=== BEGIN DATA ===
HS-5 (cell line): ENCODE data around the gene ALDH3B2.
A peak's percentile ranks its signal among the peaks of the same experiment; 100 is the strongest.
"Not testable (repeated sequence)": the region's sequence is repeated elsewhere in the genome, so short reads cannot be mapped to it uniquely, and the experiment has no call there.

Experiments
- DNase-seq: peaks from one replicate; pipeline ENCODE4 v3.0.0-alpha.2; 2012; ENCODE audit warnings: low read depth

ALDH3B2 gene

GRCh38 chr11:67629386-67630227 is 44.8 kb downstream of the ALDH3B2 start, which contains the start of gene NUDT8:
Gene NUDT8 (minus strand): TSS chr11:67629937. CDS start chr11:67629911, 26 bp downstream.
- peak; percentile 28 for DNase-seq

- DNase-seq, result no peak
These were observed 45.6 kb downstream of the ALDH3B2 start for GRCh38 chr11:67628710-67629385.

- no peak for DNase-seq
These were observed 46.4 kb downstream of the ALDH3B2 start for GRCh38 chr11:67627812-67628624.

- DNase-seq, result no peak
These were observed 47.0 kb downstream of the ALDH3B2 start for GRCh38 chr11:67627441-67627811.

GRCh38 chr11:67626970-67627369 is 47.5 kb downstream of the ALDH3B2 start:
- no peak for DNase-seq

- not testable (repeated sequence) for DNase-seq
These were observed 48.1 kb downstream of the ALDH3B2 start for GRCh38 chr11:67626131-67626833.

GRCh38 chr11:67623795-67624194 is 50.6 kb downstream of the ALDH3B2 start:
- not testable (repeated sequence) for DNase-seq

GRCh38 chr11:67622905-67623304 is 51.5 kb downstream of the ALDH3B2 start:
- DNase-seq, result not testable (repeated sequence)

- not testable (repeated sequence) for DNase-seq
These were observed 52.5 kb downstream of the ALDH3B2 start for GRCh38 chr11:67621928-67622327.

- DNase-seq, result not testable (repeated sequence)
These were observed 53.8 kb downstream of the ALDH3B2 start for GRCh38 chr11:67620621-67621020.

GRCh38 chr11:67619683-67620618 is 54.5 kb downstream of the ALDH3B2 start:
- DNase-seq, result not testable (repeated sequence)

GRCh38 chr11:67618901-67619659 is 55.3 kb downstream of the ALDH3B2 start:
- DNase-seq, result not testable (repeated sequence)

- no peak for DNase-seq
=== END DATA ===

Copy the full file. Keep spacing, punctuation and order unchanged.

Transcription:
HS-5 (cell line): ENCODE data around the gene ALDH3B2.
A peak's percentile ranks its signal among the peaks of the same experiment; 100 is the strongest.
"Not testable (repeated sequence)": the region's sequence is repeated elsewhere in the genome, so short reads cannot be mapped to it uniquely, and the experiment has no call there.

Experiments
- DNase-seq: peaks from one replicate; pipeline ENCODE4 v3.0.0-alpha.2; 2012; ENCODE audit warnings: low read depth

ALDH3B2 gene

GRCh38 chr11:67629386-67630227 is 44.8 kb downstream of the ALDH3B2 start, which contains the start of gene NUDT8:
Gene NUDT8 (minus strand): TSS chr11:67629937. CDS start chr11:67629911, 26 bp downstream.
- peak; percentile 28 for DNase-seq

- DNase-seq, result no peak
These were observed 45.6 kb downstream of the ALDH3B2 start for GRCh38 chr11:67628710-67629385.

- no peak for DNase-seq
These were observed 46.4 kb downstream of the ALDH3B2 start for GRCh38 chr11:67627812-67628624.

- DNase-seq, result no peak
These were observed 47.0 kb downstream of the ALDH3B2 start for GRCh38 chr11:67627441-67627811.

GRCh38 chr11:67626970-67627369 is 47.5 kb downstream of the ALDH3B2 start:
- no peak for DNase-seq

- not testable (repeated sequence) for DNase-seq
These were observed 48.1 kb downstream of the ALDH3B2 start for GRCh38 chr11:67626131-67626833.

GRCh38 chr11:67623795-67624194 is 50.6 kb downstream of the ALDH3B2 start:
- not testable (repeated sequence) for DNase-seq

GRCh38 chr11:67622905-67623304 is 51.5 kb downstream of the ALDH3B2 start:
- DNase-seq, result not testable (repeated sequence)

- not testable (repeated sequence) for DNase-seq
These were observed 52.5 kb downstream of the ALDH3B2 start for GRCh38 chr11:67621928-67622327.

- DNase-seq, result not testable (repeated sequence)
These were observed 53.8 kb downstream of the ALDH3B2 start for GRCh38 chr11:67620621-67621020.

GRCh38 chr11:67619683-67620618 is 54.5 kb downstream of the ALDH3B2 start:
- DNase-seq, result not testable (repeated sequence)

GRCh38 chr11:67618901-67619659 is 55.3 kb downstream of the ALDH3B2 start:
- DNase-seq, result not testable (repeated sequence)

- no peak for DNase-seq